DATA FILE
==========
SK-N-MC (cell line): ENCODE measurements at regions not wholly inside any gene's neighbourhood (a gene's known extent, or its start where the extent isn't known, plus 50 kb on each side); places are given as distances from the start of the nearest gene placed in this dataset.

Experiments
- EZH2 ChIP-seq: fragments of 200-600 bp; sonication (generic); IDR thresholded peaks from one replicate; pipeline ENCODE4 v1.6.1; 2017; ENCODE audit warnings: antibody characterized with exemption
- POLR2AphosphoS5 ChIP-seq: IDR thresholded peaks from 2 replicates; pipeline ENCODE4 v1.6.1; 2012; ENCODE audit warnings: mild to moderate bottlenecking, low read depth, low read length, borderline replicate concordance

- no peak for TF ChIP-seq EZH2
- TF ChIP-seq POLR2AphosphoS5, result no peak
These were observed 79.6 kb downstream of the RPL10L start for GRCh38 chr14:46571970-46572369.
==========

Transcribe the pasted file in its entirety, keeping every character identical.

SK-N-MC (cell line): ENCODE measurements at regions not wholly inside any gene's neighbourhood (a gene's known extent, or its start where the extent isn't known, plus 50 kb on each side); places are given as distances from the start of the nearest gene placed in this dataset.

Experiments
- EZH2 ChIP-seq: fragments of 200-600 bp; sonication (generic); IDR thresholded peaks from one replicate; pipeline ENCODE4 v1.6.1; 2017; ENCODE audit warnings: antibody characterized with exemption
- POLR2AphosphoS5 ChIP-seq: IDR thresholded peaks from 2 replicates; pipeline ENCODE4 v1.6.1; 2012; ENCODE audit warnings: mild to moderate bottlenecking, low read depth, low read length, borderline replicate concordance

- no peak for TF ChIP-seq EZH2
- TF ChIP-seq POLR2AphosphoS5, result no peak
These were observed 79.6 kb downstream of the RPL10L start for GRCh38 chr14:46571970-46572369.